Adolescent Inpatient Unit (2 North, NYP Westchester Division): The adolescent inpatient unit is an 21-bed acute inpatient unit for adolescents ages 13-17 years old with an average length of stay of 2 weeks. Residents care for patients with a wide range of psychopathologies and discharge needs. Residents function as part of a multidisciplinary team, working closely with psychiatrists, social workers, and nursing staff. They are involved in formulating treatment and discharge plans as well as managing psychiatric emergencies.
Adolescent Eating Disorders Service (The Outlook, NYP Westchester Division): The adolescent eating disorders service is a 6-bed acute inpatient unit for adolescents ages 13-17 years old. Patients have a principle diagnosis of an eating disorder, although co-occurring conditions are common, and they have an average length of stay of 2-3 weeks. The unit provides comprehensive assessment and treatment for a variety of eating disorders including Anorexia Nervosa, Bulimia Nervosa, and Binge Eating Disorder. The unit utilizes a multidisciplinary approach which includes individual, group, and family therapy. Residents will have direct patient care responsibilities which will include the comprehensive assessment, oversight of medical issues, individual and group-based treatment, and participation in discharge planning. In addition, they will have opportunities to observe and participate in a wide range of evidence-based treatments for patients.
Center for Autism and the Developing Brain (NYP Westchester Division): Residents will spend one afternoon a week for 4 months participating in outpatient assessments of youngsters with developmental disorders at the Center for Autism and the Developing Brain. They will gain experience taking a developmental history, performing comprehensive developmental assessments with a multi-disciplinary team and assessing co-occurring psychiatric disorders. Residents will learn about the services that are available to this population and how comprehensive education and treatments plans are made.
Pediatric Consultation and Emergency Service (NYP Morgan Stanley Children's Hospital of New York): The Pediatric Consultation and Emergency Service has two major components: first, residents provide consultation to hospitalized children and adolescents and liaison services to selected subspecialty teams including cardiac transplant, ICU, pain management, hematology/oncology, neurology and renal. Second, residents provide consultation to the emergency room and brief outpatient treatment to children and adolescents in crisis.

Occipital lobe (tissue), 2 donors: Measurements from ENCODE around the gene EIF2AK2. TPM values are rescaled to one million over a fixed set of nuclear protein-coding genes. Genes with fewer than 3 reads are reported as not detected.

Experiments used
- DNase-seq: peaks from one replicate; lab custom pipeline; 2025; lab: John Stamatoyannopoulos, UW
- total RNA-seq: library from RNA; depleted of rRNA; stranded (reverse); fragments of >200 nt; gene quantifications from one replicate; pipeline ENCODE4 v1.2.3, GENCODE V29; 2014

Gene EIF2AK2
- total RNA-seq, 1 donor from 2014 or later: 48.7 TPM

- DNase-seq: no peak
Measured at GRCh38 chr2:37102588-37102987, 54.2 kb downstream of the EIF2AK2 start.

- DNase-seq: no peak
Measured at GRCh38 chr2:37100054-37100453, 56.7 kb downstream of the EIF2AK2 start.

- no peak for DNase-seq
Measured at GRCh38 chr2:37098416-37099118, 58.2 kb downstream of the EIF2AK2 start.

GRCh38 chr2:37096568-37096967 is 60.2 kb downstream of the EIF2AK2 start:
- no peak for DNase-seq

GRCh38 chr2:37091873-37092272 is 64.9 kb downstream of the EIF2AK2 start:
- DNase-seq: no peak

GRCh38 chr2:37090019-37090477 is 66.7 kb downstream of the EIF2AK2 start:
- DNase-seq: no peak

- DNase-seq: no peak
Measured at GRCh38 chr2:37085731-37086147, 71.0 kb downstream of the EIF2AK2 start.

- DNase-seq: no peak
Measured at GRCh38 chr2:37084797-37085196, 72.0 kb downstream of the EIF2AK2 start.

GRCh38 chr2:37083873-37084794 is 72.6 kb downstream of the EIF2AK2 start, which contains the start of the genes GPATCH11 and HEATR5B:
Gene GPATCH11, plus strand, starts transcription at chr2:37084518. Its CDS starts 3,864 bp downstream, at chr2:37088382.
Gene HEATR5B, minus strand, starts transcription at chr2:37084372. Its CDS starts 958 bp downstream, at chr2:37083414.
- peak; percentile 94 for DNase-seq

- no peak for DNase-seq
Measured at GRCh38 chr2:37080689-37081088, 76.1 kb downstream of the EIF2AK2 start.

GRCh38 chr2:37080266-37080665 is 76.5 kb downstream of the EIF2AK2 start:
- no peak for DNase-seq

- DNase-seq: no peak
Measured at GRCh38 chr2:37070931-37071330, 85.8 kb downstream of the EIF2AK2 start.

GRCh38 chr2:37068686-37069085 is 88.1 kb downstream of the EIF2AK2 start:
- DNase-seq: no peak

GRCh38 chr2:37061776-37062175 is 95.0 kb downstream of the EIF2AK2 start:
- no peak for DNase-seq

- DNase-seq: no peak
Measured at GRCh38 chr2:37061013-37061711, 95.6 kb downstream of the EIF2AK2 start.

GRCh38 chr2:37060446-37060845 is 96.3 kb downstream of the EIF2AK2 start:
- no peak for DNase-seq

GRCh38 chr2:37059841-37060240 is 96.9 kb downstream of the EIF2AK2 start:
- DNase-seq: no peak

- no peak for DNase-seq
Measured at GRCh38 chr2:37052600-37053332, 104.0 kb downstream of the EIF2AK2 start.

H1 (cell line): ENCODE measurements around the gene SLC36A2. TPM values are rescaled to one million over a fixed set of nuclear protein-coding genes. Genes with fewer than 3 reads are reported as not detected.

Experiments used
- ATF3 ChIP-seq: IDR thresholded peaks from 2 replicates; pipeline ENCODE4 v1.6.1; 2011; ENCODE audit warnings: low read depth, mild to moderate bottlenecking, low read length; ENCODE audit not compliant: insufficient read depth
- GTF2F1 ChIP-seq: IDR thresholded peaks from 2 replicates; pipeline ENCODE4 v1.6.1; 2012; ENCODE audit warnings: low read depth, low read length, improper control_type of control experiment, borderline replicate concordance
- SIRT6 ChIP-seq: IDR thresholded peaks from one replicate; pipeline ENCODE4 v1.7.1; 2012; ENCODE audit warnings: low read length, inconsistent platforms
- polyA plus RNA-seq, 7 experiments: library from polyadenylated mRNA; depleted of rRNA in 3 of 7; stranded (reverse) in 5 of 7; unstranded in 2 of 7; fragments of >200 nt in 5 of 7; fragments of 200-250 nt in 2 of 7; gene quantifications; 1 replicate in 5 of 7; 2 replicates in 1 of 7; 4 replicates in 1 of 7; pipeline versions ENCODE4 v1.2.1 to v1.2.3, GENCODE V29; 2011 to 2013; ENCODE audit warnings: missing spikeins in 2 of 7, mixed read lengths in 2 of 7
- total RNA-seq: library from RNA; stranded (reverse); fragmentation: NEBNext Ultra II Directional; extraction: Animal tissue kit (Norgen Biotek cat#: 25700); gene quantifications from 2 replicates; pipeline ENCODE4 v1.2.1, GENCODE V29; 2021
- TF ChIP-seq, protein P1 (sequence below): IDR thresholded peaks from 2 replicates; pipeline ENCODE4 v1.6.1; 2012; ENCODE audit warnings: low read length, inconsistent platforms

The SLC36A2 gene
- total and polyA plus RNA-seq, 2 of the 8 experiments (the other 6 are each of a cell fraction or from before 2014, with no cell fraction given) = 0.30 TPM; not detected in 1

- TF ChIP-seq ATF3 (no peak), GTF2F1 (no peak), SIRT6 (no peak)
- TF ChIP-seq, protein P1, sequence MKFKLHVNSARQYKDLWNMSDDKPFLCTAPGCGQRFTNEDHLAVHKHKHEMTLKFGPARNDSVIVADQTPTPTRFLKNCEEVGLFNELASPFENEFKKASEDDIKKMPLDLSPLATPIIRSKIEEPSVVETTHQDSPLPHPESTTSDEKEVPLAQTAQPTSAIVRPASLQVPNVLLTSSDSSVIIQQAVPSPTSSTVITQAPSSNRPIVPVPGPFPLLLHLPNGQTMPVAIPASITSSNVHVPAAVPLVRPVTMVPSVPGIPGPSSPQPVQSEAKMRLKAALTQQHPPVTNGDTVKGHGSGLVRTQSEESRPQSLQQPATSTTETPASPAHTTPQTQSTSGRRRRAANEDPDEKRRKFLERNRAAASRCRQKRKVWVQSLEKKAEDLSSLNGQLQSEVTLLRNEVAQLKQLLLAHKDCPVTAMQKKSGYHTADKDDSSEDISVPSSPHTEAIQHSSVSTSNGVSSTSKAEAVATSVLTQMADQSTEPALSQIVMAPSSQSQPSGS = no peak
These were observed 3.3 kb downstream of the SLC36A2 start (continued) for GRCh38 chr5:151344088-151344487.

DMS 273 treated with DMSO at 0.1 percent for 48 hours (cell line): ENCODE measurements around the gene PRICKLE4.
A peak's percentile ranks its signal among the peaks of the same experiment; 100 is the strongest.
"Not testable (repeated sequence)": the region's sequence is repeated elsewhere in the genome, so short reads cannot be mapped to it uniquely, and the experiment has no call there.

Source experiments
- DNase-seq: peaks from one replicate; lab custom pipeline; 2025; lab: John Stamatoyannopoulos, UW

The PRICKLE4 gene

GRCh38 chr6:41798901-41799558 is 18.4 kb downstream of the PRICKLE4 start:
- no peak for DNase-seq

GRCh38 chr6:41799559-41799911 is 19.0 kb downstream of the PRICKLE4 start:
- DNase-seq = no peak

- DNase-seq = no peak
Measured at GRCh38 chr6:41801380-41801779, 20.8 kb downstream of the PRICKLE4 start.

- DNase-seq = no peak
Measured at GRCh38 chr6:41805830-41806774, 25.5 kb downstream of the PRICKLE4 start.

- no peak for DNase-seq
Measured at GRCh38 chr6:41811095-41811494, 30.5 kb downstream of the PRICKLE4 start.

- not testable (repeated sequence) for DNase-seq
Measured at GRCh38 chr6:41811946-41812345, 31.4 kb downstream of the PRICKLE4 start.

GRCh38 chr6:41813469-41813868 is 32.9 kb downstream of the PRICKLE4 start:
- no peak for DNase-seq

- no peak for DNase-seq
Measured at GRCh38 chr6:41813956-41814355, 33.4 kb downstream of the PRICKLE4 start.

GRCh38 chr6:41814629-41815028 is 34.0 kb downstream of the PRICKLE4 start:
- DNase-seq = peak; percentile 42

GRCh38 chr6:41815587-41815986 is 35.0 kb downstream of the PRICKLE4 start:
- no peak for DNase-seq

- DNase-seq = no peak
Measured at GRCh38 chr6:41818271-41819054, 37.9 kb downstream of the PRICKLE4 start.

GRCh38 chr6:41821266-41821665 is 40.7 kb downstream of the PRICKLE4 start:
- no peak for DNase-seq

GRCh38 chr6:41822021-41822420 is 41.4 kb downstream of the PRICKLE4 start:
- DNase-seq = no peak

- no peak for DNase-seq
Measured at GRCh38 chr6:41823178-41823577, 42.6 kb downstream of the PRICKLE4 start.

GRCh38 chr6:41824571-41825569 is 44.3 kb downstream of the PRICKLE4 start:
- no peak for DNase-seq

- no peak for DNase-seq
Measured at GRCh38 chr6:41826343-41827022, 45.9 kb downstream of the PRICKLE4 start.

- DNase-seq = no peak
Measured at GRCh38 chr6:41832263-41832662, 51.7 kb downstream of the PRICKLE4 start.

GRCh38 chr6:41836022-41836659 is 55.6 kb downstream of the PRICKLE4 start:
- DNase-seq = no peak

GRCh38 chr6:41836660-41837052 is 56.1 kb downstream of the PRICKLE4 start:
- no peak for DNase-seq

Neurology Clinic (NYP Morgan Stanley Children's Hospital of New York): Residents rotate through the Pediatric Neurology Clinic, under the direction of the Pediatric Neurology Service, while on the Pediatric Consultation Liaison Service at NYP Morgan Stanley Children's Hospital. The clinic population is culturally diverse with a variety of neurological disorders including neuromuscular disorders, seizure disorders, tumors, movement disorders, degenerative neurological diseases, strokes, and other neurological syndromes. Many disorders are complicated by neuropsychiatric problems or include a differential diagnosis of a conversion disorder, somatization disorders, or psychiatric factors complicating a neurological diagnosis.
Overview of Second Year Rotations
Two Days per Week at NYP Morgan Stanley Children's Hospital of New York
- Outpatient Evaluation Services -- 4 months
- Outpatient Sub-Specialty Clinics - 12 months
- Early Childhood Nursery Observation -- 1.5 months
- CARING @ Columbia -- 1.5 months
- Psychotherapy Technique Supervision
Two Days per Week at NYP Weill Cornell Psychiatry - Payne Whitney Clinic and Westchester Division
- Outpatient Evaluation Clinic -- 12 months
- Outpatient Sub-Specialty Clinics -- 12 months
- School Consultation -- 3 months
- Psychotherapy Technique Supervision